Three-party meetings gather momentum

After weeks of deliberations through the media, the three-party talks have finally begun in earnest

The government is negotiating with the employers and labour unions in order to get more people to work, increase competitiveness and funnel more funds into the state treasury. As a result, the three parties have sat down to talks on the future of working conditions spanning to 2020.

In accordance to the 2020 economic plan, the goal of the reform is to add an additional 20,000 more people to the labour force as well as find four billion kroner for the state budget.

Prime Minister Helle Thorning-Schmidt (Socialdemokraterne) was satisfied after the preliminary sessions yesterday, indicating that while the going may get rough, all the parties are dedicated to agreeing on a solution.

“The strong point is that we are all want a result that benefits our country,” Thorning-Schmidt said. “We all agree that Denmark faces tremendous challenges and that they must be overcome together.”

Harald Børsting, the chairman of LO, the organisation that represents 18 different labour unions, indicated that while he doesn’t attend negotiations with ultimate demands, there are still many differences to be ironed out.

“When you work more, you should get more in pay. It’s as simple as that,” Børsting told metroXpress newspaper. “I haven’t heard anyone requiring free labour as of yet, but we haven’t got their quite yet.”

Despite the early optimism conveyed by the prime minister, Henning Jørgensen, a labour market professor at Aalborg University, was sceptical of the unions' ability to get their demands pushed through.

“I think that they [unions] have completely given up on the extended unemployment periods because it’s too expensive and Radikale are against it,” Jørgensen told metroXpress. “But the unemployment time period is critical for the unions to push through to ensure that people don’t completely fall through the social welfare system already in 2013.”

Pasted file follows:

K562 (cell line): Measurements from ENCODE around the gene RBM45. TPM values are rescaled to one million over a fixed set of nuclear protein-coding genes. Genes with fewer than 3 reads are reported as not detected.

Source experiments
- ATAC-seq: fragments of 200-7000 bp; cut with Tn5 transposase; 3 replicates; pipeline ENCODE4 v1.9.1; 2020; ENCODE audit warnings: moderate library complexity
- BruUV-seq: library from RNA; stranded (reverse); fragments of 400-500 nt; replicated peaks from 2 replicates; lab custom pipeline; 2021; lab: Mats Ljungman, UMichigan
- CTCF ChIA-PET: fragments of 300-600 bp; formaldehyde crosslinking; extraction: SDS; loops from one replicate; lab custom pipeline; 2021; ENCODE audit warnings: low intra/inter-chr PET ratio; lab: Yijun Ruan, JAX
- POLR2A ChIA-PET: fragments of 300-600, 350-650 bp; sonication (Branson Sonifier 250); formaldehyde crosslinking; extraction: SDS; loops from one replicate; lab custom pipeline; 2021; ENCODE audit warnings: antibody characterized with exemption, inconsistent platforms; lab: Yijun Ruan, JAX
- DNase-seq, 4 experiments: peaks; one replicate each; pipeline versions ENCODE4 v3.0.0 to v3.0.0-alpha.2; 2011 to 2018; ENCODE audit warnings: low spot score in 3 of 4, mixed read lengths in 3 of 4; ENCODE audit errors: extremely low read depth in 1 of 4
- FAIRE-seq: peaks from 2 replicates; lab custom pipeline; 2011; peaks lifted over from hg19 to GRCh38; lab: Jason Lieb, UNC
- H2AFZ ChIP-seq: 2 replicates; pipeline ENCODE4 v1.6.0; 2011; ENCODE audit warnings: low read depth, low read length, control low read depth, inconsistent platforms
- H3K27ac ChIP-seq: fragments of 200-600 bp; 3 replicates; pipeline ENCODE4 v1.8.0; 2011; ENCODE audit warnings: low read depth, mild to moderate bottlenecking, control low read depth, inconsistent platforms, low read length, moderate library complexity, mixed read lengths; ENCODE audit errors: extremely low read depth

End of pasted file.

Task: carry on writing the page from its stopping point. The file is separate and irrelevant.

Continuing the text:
The three-party negotiations are expected to be finished by July 1 and will focus on the following:

  • In an attempt to increase the labour force by 20,000, work hours are set to be extended by reducing the number of national holidays, vacation days and sickness absence, increasing work time, making labour planning more flexible and getting more people into full-time positions rather than part-time.
  • Within the business education area, more youths should complete business courses, drop-outs should be reduced and the quality of education improved. More internships should be created and more should start their education before the age of 25 years of age.
  • New opportunities must be discussed that will assist unskilled adults in upgrading themselves to skilled workers, and from skilled to advanced. Furthermore, the adult and continuing education efforts should be strengthened to get the most out of private and public investments.
  • The negotiations will also deal with how to strengthen the relationship between employers, employees and their organisations in a bid to make them more competitive.
  • The agenda will also include how to improve the situation for foreign workers through increasing efforts to fight against 'social dumping', in which foreign workers are forced to work for lower pay and in poorer conditions than their Danish counterparts.
  • Addressing the employment situation, discussions will occur concerning the division of work between the unemployment funds and job centres, to avoid redundancy. Also, different models to strengthen the regional employment efforts will be discussed, including whether or not the time schedule currently used is adequate.
  • A 'youth package' will be looked at to address youth unemployment, school drop outs, and secure more internships.
  • Negotiations will take up how streamline the public sector by focusing on less bureaucracy and better use of resources, as well as making the public sector more results-orientated as opposed to fulfilling pre-existing criteria.



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